In Nigeria, there is a stigma associated with small farming. There is also the assumption that farming is the occupation of last resort. However, there is a lack of empirical evidence to support or dispute these assertions. We examine data from 2,446 small farmers intending to find the answer to some lingering questions. Are farmers in the occupation out of choice or a lack of options? Are farmers generally satisfied with their jobs? Do most farmers have the intention to quit? Contrary to postulations that farming in Nigeria is the occupation of last resort, we find that Nigerian farmers choose to farm and take pride in their job. Notably, 67% have been farming for over 10 years, and 89% intend to continue. The logit regression suggests that job satisfaction, age, education and livestock ownership influence farmers’ intent to quit. We conclude that the government needs to make agriculture more attractive for younger and more educated farmers. This may be achieved through policies and interventions that prioritise improving rural infrastructure, address volatility, limit market fluctuations, remove barriers to markets for local farmers and facilitate the agricultural value chain so that agriculture can thrive as a business.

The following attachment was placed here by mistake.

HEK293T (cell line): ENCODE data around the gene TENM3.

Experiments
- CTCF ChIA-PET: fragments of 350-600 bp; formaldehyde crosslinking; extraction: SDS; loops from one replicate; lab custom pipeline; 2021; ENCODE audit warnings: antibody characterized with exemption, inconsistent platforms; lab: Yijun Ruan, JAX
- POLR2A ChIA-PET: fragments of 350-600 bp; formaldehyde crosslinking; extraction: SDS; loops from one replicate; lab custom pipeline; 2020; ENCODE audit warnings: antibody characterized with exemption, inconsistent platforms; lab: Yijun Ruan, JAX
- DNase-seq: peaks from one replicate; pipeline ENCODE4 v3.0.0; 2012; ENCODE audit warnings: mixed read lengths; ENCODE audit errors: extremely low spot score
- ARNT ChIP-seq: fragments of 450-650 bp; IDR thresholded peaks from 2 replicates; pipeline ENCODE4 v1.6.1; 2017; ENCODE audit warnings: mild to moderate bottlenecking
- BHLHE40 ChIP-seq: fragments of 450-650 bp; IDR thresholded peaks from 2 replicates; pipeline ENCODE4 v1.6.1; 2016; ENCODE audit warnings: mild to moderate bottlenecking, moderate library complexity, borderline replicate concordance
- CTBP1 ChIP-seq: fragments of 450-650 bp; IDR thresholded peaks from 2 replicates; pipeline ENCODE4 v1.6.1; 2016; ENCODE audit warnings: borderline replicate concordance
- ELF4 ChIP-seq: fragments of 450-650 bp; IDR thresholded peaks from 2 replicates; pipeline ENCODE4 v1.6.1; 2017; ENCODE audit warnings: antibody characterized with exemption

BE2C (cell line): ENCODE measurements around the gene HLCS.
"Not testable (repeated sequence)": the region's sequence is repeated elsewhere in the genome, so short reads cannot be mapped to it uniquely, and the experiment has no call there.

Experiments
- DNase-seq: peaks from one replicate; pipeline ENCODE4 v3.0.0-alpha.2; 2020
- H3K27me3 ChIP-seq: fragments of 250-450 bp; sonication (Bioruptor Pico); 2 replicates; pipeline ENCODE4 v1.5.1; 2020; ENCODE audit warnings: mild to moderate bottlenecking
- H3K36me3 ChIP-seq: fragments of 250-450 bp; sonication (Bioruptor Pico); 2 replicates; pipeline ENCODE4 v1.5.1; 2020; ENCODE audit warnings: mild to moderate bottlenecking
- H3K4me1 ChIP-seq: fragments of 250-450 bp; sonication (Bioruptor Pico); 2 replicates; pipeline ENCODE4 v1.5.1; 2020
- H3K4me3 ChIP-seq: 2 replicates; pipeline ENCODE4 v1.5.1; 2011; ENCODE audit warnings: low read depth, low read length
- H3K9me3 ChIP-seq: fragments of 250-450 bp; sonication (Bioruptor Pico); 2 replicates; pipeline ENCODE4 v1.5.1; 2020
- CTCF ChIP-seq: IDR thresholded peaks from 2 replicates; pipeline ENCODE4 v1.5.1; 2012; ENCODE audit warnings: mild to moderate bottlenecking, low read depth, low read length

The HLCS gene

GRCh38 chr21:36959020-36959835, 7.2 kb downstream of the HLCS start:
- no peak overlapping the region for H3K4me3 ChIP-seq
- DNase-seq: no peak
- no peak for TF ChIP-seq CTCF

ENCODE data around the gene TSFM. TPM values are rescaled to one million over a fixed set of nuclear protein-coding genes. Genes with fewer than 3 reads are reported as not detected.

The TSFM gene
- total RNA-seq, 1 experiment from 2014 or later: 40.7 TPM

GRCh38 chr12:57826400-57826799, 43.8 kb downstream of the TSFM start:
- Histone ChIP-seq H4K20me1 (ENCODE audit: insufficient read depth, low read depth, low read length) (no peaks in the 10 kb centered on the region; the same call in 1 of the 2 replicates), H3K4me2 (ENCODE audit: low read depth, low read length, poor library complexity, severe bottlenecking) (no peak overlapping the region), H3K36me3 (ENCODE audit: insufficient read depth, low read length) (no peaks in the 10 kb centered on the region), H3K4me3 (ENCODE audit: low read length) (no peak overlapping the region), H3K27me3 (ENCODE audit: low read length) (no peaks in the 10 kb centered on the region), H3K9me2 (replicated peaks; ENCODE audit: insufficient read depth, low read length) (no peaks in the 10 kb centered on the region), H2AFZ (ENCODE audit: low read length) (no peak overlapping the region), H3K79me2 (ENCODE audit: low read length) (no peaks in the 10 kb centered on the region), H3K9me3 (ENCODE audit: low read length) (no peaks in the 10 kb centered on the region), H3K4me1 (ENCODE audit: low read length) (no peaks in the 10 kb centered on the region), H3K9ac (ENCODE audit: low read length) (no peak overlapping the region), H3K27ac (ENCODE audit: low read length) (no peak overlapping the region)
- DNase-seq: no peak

- job satisfaction
- intent to quit